Chapter 48：The chapter was reorganized and extensively revised. Invertebrate circulatory systems is now the first section in the chapter. The sections on Cardiac Cycle, ECG, Electrical Conduction, and Cardiac Output have been reorganized and revised. The discussions of blood vessels and blood pressure are now in the same section. The phylogeny of the evolution of vertebrate hearts has been revised.
Chapter 50：Material on innate immunity was updated and rewritten for clarity. The coverage on effects of AIDS was also update to reflect new information.
Chapter 51：A discussion of some select invertebrate reproductive strategies has been added, with accompanying images.
Chapter 52：A section detailing the classic experiments regarding pattern formation in chick limb buds has been added. This includes a discussion of AER, ZPA, FGF, Hox genes, and Shh. The material on gene regulation from chapter 25 in the 11th edition has also been added.
Part VIII: Ecology and Behavior
Chapter 53：Stronger emphasis on phylogenetic and evolutionary perspectives was added throughout the chapter, including a new section on evolution and behavior.
Chapter 54：Human population trends and other timely data were updated to stay current. An evolutionary perspective on population adaptation was added to the beginning of the chapter.
Chapter 55：An evolutionary perspective was added in several places.
Chapter 56：New material on the impact of anthropogenic changes on nutrient cycling was added. An evolutionary perspective to discussion of the speciesarea relationship was incorporated.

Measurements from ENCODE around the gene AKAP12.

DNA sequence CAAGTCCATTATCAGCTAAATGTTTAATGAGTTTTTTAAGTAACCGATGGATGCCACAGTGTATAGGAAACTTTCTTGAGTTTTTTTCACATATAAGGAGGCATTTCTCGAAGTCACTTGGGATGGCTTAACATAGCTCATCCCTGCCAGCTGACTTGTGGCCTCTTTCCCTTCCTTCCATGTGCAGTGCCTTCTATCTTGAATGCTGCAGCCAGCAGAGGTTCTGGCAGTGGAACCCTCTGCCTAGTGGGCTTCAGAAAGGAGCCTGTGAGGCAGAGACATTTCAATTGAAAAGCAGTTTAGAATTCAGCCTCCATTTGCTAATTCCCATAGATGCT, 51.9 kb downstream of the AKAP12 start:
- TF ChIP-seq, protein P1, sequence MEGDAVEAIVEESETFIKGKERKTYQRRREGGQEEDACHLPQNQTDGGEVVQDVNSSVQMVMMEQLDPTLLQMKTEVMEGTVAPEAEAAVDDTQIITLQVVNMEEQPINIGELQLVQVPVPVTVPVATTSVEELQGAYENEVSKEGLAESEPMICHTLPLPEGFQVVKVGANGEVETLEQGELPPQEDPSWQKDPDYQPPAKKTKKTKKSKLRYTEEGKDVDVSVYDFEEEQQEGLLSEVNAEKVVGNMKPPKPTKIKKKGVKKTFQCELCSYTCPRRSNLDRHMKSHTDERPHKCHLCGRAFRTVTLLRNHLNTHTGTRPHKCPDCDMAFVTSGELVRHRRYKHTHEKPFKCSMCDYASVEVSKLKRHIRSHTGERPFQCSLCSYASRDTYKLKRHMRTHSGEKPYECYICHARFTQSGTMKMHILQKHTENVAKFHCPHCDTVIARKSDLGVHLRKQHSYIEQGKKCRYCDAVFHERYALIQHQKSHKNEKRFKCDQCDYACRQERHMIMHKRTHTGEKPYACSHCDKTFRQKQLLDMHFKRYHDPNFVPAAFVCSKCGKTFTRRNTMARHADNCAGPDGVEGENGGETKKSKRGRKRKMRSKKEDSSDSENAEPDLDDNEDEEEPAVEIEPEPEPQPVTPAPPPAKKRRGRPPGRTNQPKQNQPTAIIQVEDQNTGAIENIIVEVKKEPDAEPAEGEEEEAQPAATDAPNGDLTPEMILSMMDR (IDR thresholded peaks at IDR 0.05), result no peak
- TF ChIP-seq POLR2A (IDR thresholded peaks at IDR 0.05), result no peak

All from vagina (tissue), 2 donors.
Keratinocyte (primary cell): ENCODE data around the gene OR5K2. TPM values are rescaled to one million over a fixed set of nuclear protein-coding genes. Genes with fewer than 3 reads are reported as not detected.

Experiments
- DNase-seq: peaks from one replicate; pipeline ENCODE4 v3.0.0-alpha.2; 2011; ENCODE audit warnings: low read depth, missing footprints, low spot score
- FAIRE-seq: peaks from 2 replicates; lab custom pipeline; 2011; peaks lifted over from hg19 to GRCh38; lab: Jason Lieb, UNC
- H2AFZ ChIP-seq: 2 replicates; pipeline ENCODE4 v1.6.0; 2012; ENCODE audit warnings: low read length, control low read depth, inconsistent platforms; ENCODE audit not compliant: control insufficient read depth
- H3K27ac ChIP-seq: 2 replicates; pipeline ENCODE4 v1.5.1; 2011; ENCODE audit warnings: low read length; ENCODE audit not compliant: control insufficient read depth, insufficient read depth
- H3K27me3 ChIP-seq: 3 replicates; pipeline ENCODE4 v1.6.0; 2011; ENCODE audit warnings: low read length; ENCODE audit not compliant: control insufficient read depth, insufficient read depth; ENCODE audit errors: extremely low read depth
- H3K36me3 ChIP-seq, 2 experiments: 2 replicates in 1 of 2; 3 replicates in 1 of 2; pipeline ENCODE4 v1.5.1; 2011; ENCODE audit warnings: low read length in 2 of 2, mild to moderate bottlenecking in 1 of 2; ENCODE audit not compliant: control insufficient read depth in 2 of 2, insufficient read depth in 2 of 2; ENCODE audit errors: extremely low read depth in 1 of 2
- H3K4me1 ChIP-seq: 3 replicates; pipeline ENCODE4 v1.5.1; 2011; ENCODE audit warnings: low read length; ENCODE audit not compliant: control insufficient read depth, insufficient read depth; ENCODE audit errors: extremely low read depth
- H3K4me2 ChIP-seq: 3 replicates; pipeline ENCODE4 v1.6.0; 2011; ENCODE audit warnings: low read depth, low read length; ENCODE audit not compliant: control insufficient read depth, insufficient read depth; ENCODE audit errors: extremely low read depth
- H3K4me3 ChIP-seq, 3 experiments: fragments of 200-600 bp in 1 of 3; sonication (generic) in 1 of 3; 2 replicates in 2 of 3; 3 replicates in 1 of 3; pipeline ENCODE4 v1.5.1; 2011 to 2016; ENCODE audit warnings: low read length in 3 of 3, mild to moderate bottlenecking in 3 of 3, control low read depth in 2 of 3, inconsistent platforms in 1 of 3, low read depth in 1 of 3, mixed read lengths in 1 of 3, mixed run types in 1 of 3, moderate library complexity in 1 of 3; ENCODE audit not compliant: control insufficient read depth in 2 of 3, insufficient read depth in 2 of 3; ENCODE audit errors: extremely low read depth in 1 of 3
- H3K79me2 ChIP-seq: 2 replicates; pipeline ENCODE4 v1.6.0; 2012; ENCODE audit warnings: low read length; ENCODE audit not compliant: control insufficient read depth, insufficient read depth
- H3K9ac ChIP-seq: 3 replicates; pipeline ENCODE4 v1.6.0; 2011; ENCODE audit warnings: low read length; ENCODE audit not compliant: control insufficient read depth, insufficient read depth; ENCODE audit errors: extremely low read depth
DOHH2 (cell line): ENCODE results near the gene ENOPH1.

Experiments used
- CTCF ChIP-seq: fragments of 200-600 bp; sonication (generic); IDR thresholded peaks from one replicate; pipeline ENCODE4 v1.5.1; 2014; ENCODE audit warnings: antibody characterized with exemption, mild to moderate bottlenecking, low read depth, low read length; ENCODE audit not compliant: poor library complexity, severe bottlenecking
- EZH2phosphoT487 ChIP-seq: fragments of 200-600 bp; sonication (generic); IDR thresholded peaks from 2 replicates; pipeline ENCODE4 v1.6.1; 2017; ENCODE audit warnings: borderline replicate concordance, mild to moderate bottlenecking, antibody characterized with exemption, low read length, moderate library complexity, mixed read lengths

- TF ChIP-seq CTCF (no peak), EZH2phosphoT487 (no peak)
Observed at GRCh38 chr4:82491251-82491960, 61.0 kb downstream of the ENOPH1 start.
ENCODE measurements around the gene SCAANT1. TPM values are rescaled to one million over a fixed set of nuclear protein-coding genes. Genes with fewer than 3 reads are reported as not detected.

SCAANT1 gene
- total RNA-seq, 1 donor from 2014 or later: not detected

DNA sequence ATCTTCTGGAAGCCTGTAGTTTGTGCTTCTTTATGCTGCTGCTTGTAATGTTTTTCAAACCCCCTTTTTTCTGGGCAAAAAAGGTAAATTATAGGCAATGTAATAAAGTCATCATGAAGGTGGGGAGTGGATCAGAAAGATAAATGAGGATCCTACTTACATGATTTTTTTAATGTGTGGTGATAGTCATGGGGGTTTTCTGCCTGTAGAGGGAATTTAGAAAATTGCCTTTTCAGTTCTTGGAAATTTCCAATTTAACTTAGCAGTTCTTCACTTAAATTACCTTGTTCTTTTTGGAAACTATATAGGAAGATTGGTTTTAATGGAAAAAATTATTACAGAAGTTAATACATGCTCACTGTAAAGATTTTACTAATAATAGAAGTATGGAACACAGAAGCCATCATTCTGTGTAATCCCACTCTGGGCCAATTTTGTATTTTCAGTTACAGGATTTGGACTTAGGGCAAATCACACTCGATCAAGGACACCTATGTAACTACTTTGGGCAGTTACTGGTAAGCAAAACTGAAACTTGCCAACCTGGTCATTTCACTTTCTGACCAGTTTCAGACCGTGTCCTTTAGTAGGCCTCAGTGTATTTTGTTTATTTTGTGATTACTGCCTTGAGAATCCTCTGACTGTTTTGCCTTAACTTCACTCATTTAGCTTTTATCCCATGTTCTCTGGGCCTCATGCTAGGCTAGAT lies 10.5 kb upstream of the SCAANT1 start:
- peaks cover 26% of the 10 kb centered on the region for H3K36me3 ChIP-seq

Chapter 57：Evolution was discussed more thoroughly in the section on microclimate adaptation during adaptive radiation. All of the data on biosphere impacts of humans were updated to stay current.
Chapter 58：The chapter was substantially revised, including much new discussion of the relevance of evolution to conservation biology, including the role of natural selection, the importance of phylogenetic perspectives, and how speciation can lead to biodiversity hotspots.
Table of Contents Part I The Molecular Basis of Life
1 The Science of Biology
2 The Nature of Molecules and the Properties of Water
3 The Chemical Building Blocks of Life
Part II Biology of the Cell
4 Cell Structure
6 Energy and Metabolism
7 How Cells Harvest Energy
9 Cell Communication
10 How Cells Divide
Part III Genetic and Molecular Biology
11 Sexual Reproduction and Meiosis
12 Patterns of Inheritance
13 Chromosomes, Mapping and the Meiosis—Inheritance Connection
14 DNA: The Genetic Material
15 Genes and How They Work
16 Control of Gene Expression
19 Cellular Mechanisms of Development
Part IV Evolution
20 Genes Within Populations
21 The Evidence for Evolution
22 The Origin of Species
23 Systematics, Phylogenetics, and Comparative Biology
24 Genome Evolution
Part V Diversity of Life on Earth
25 Origin and Diversity of Life
29 Seedless Plants
30 Seed Plants
32 Animal Diversity & the Evolution of Body Plans
Part VI Plant Form and Function
35 Plant Form
36 Transport in Plants
37 Plant Nutrition and Soils
38 Plant Defense Responses
39 Sensory Systems in Plants
40 Plant Reproduction
Part VII Animal Form and Function
41 The Animal Body and Principles of Regulation
42 The Nervous System